Cost of Living

I did a post a long while ago about the cost of living in Mexico, and of income expectations for TEFL teachers. But times change, and economically this is, so I’m told, a different era entirely that we have entered.

But to be fair we haven’t noticed it quite so much. Yes food prices have rocketed. But food was so cheap before, that even if everything had trebled in price, it would still seem like excellent value in comparison to the UK or US. It just depends on your level of income.

The problem is that there are so many millions of people who were on the bread line, living in poverty (and it won’t matter which matrix you choose to use to define poverty) that just modest rises puts pressure on a lot of low income households. Luckily, we’re not in that position. In fact we have some income in US dollars, and with the value of the peso plummeting, our income has increased substantially. Mexico is a good place to be for anyone with income in dollars, be they an ex-pat or a tourist.

But back to expenses. I totted up our main monthly bills to see what we’re paying. It has to be said, I am very fortunate. My wife owns our home, so there is no rent to pay. That saves us three to four thousand pesos a month. It also doesn’t include medical insurance, because we aren’t insured. We really should be. It also doesn’t include Paola’s university bill of 5,000 pesos a month, but then I haven’t included her salary either, which covers that plus a little bit extra.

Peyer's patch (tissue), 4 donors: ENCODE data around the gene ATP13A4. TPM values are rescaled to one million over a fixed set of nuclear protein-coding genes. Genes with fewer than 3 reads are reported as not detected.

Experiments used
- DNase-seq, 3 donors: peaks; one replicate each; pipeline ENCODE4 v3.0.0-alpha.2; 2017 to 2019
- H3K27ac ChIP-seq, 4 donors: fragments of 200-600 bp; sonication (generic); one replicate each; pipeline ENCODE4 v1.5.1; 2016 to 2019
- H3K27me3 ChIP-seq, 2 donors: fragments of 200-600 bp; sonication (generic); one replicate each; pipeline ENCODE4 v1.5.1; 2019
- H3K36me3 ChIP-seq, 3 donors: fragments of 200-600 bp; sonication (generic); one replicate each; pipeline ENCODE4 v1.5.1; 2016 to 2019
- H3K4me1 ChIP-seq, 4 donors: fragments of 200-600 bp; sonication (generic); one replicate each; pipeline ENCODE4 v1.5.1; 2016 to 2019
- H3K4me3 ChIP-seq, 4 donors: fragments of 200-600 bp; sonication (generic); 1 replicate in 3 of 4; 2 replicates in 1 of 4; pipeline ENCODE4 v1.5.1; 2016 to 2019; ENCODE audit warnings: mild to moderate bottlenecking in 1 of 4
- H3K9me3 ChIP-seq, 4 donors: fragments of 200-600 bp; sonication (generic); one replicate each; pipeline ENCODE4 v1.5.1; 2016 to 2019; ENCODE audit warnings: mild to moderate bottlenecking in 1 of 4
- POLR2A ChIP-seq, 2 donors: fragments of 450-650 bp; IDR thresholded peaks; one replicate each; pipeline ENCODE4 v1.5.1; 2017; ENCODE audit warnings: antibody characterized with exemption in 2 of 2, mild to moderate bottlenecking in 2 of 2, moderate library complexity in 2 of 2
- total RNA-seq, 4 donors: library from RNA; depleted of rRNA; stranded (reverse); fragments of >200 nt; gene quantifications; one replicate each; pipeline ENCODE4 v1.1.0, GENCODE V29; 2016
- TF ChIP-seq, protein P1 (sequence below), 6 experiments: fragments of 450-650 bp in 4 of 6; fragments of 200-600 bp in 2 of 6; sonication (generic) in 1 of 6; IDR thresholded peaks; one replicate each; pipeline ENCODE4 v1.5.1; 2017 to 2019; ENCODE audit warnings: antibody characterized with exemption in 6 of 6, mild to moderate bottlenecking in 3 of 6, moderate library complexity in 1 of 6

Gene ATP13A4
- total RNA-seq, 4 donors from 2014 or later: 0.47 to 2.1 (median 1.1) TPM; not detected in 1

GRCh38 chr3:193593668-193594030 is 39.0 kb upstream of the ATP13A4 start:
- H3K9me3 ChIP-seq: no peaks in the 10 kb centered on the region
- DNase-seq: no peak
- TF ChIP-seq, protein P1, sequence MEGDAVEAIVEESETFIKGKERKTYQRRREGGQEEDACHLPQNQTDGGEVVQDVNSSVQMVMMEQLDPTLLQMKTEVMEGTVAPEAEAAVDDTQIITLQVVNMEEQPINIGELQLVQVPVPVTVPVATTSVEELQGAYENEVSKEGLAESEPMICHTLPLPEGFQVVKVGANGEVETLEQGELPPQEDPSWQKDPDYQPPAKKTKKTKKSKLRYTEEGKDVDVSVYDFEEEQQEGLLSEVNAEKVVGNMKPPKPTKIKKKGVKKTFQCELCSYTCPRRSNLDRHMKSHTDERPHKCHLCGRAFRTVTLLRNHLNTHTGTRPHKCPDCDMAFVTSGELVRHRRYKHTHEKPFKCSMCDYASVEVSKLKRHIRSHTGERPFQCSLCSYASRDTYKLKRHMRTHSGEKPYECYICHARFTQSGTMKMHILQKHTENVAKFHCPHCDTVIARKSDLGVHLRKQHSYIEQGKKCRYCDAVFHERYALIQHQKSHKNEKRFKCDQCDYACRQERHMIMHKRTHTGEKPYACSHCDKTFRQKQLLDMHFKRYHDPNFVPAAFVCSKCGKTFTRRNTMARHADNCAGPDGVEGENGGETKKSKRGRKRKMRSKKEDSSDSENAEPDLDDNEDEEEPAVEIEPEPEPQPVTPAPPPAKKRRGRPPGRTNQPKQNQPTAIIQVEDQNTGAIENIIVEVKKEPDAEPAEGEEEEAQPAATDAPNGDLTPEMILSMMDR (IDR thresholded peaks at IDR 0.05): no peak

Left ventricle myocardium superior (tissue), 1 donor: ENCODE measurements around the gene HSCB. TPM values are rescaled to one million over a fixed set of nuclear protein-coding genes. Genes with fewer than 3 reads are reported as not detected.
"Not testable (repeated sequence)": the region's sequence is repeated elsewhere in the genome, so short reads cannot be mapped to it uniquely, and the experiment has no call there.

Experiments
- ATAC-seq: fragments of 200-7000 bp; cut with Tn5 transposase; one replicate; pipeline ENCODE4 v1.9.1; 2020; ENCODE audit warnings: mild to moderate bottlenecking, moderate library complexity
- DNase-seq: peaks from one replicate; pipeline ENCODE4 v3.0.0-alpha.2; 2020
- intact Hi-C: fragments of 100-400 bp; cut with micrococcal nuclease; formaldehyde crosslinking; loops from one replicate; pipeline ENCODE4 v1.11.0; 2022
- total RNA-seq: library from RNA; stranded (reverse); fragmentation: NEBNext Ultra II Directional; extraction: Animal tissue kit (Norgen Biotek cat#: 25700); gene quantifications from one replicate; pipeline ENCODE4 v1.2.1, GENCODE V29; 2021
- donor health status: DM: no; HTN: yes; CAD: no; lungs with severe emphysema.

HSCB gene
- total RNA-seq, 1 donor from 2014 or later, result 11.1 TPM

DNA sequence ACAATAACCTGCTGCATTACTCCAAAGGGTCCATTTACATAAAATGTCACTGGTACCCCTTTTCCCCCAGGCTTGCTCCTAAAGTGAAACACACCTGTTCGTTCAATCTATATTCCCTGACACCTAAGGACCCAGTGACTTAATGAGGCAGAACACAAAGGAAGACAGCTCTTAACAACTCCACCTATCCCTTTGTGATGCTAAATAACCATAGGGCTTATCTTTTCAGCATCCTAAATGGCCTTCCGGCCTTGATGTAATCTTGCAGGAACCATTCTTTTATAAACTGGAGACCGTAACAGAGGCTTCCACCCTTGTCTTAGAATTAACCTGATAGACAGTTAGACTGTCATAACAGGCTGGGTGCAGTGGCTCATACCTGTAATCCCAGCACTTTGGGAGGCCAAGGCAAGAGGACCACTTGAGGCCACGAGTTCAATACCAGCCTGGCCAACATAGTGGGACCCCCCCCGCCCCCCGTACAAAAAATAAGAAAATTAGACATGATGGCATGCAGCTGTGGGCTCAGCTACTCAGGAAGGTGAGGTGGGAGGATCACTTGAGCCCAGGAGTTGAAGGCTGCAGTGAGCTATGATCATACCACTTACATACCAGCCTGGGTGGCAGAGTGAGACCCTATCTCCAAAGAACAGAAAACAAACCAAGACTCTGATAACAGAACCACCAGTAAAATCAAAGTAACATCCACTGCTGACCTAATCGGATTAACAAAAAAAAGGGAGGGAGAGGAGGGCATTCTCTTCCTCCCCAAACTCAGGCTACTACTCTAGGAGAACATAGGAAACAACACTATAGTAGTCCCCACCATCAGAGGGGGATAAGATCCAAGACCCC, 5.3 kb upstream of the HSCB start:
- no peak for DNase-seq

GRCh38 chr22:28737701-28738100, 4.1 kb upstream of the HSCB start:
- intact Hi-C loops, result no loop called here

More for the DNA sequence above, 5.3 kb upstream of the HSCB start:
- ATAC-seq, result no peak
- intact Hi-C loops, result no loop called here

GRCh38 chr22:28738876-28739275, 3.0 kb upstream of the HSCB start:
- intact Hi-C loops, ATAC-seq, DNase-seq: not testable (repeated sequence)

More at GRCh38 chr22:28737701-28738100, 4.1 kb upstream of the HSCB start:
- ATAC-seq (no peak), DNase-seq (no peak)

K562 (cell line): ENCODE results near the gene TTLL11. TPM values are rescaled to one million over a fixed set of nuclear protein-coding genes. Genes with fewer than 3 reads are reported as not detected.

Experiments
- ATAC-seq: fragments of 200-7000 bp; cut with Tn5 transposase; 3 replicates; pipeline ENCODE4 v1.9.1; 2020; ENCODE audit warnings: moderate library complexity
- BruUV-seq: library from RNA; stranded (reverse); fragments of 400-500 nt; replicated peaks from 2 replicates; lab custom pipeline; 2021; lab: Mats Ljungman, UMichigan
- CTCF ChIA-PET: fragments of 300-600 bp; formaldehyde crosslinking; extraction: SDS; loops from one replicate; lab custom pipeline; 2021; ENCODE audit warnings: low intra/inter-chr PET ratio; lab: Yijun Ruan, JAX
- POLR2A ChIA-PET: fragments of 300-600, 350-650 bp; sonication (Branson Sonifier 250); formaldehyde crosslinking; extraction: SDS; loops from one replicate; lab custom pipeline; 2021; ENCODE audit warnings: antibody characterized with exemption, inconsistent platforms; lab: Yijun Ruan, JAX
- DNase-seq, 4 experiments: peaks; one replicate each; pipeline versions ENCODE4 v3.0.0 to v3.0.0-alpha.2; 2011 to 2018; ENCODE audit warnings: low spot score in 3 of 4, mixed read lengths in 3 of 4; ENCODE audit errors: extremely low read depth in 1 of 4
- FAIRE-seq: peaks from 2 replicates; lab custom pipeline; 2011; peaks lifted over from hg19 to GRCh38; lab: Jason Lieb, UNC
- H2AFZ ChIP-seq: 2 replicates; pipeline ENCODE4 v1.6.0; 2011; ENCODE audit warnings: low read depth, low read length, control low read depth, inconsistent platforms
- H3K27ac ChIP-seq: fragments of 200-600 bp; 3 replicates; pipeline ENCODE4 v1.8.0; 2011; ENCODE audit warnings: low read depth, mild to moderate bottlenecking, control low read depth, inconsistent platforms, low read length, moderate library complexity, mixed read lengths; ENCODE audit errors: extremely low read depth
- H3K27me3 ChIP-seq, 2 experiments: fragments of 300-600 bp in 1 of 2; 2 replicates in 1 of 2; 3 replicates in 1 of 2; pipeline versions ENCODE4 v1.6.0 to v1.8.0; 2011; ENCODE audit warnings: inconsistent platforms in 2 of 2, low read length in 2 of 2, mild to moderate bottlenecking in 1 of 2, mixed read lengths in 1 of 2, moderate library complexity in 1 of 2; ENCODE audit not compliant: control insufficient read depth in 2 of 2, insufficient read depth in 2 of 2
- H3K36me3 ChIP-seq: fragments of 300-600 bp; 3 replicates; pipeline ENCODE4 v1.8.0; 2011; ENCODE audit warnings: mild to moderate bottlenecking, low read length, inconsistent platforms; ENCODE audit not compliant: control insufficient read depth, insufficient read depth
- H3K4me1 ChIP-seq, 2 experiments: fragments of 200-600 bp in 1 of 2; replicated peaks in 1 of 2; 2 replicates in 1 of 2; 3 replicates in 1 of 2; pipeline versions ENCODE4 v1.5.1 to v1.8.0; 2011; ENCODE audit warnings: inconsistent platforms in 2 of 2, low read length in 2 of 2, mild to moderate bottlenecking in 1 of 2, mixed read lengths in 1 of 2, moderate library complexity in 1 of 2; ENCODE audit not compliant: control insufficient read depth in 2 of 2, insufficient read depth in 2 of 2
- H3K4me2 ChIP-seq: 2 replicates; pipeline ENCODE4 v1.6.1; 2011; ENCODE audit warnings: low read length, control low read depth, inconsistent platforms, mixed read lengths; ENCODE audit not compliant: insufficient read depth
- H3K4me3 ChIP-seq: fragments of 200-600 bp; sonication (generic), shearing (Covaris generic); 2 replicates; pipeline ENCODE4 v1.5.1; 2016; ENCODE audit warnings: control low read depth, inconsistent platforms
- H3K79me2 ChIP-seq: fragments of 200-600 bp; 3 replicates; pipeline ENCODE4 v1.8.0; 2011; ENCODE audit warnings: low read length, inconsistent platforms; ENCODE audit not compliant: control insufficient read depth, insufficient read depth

So a total of 4,000 pesos a month. that could be reduced of course by removing a few luxuries. If only we could get Cablevision in our area – then we’d be paying 600 pesos for phone, TV and internet instead of over a thousand! But for TEFL teachers renting a room in a shared house (quite common) the net and TV are quite often thrown into the bargain.

My income? It fluctuates – I teach business English, so cancellations are unpaid. One thing that has to be said is that you’re unlikely to be able to save money in Mexico City, no matter what type of teaching you do. I now get between 180 to 250 pesos per hour, and work 18 odd hours a week. If all is good I can take 13,000 to 15,000 pesos per month. Which is pretty good. In a language school teachers can expect 8,000 to 12,000 pesos per month. There are positions for the well qualified in universities but even then the salary won’t be much more than I earn.


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